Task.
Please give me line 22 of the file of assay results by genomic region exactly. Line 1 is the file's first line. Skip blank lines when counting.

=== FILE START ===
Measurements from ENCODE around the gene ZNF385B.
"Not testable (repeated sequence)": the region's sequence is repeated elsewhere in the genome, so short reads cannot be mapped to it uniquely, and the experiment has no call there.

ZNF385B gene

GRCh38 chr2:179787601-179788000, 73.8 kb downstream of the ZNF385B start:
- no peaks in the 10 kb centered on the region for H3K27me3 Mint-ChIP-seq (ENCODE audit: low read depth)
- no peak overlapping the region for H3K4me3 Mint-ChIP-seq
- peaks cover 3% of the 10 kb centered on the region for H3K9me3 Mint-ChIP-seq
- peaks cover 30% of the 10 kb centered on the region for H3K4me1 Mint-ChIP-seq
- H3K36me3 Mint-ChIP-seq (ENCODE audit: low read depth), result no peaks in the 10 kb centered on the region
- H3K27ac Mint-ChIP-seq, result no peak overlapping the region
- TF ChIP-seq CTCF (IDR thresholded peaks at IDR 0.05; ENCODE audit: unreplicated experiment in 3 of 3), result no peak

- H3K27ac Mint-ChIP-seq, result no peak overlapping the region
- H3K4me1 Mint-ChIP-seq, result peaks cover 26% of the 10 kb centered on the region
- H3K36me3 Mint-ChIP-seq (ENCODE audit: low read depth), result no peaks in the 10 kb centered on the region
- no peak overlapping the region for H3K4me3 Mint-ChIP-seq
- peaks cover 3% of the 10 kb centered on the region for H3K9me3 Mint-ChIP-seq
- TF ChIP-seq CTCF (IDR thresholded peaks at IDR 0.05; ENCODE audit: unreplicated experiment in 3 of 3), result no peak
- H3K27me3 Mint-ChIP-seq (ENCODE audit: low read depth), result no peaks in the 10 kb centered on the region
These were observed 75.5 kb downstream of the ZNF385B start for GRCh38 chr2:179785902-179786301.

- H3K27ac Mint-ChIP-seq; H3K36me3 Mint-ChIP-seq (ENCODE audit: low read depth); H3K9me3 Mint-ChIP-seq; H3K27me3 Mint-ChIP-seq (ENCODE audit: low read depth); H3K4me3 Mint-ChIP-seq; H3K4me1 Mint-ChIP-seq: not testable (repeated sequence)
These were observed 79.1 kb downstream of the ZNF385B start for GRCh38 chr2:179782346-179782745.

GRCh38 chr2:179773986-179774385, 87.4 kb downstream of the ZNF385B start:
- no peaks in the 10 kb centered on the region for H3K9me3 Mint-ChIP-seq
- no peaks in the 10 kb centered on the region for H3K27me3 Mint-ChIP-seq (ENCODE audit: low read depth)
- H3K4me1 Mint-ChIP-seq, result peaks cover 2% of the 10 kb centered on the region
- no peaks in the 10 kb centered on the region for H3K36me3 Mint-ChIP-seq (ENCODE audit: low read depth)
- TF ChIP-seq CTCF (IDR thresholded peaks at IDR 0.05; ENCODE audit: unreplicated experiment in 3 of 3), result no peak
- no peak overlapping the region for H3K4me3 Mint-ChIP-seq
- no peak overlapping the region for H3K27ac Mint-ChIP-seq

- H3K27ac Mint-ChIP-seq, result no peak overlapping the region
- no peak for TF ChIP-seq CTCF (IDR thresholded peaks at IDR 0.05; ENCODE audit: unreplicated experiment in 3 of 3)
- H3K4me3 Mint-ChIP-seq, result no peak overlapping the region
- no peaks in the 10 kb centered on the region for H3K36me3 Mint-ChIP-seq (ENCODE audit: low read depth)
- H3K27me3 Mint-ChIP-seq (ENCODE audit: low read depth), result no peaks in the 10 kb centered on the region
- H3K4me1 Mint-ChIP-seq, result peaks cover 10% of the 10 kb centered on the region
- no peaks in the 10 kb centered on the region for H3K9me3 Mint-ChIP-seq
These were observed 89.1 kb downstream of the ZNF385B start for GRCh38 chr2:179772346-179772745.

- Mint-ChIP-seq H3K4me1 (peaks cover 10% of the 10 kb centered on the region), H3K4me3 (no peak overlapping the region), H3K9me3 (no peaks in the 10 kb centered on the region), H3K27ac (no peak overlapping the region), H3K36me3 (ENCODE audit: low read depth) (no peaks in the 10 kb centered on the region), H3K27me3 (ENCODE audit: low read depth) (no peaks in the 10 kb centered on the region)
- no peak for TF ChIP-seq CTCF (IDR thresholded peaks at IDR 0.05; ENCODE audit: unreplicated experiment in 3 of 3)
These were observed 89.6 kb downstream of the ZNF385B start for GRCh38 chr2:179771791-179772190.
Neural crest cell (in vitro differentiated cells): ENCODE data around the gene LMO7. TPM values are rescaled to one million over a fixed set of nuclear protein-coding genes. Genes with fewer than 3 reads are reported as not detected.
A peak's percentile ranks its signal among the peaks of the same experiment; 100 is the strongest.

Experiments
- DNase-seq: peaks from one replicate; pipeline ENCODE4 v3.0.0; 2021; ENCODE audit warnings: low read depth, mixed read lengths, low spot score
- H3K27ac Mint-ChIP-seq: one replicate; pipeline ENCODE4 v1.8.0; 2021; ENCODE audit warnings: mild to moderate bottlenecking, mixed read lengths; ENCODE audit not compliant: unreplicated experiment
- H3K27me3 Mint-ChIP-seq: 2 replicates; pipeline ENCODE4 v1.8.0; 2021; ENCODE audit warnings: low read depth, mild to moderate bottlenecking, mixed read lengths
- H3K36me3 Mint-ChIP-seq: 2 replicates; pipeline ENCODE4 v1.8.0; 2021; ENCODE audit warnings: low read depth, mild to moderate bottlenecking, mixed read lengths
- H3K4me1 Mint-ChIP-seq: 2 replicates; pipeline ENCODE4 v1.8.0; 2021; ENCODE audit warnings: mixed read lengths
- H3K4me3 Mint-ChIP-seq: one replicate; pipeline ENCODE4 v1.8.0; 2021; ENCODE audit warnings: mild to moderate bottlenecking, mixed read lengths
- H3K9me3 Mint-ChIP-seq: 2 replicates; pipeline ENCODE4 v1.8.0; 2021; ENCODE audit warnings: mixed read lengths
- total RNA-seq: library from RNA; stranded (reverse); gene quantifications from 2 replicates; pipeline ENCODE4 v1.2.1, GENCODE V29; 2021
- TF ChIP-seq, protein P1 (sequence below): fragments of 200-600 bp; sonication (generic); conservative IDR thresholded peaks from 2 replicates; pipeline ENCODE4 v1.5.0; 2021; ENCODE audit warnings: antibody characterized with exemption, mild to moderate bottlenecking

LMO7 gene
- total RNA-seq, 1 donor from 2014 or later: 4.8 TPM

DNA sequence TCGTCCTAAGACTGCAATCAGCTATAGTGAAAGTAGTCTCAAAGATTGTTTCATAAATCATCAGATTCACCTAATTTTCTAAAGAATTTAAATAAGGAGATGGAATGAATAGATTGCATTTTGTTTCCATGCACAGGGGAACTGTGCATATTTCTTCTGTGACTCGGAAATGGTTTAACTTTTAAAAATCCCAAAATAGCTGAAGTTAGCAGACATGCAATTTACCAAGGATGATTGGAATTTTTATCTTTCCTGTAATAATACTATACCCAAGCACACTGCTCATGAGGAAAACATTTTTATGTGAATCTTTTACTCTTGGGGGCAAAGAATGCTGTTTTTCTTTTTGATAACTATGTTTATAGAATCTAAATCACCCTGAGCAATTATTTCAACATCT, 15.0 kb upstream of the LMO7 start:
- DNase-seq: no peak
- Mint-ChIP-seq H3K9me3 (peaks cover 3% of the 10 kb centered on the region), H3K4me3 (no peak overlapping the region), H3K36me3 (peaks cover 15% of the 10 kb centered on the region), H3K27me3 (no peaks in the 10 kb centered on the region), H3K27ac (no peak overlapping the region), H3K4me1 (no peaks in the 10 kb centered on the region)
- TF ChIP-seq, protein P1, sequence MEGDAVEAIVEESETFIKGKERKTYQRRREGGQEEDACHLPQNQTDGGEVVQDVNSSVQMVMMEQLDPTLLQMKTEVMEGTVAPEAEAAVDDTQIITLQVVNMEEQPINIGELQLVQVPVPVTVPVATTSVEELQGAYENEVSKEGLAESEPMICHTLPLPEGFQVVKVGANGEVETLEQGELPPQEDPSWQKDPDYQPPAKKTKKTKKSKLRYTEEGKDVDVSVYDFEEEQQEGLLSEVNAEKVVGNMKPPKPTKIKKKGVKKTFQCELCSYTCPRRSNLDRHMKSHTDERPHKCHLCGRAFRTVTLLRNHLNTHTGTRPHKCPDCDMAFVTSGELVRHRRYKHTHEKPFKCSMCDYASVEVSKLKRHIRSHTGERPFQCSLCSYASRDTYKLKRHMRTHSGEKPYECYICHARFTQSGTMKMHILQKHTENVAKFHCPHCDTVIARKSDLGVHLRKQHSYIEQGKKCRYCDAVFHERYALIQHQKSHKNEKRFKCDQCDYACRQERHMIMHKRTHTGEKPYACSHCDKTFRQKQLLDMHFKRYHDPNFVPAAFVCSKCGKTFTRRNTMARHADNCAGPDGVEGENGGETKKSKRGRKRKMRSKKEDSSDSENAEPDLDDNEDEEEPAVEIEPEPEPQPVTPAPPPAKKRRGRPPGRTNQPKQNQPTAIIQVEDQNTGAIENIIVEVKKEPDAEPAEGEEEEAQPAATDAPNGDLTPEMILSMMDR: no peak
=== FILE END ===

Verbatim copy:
GRCh38 chr2:179773986-179774385, 87.4 kb downstream of the ZNF385B start: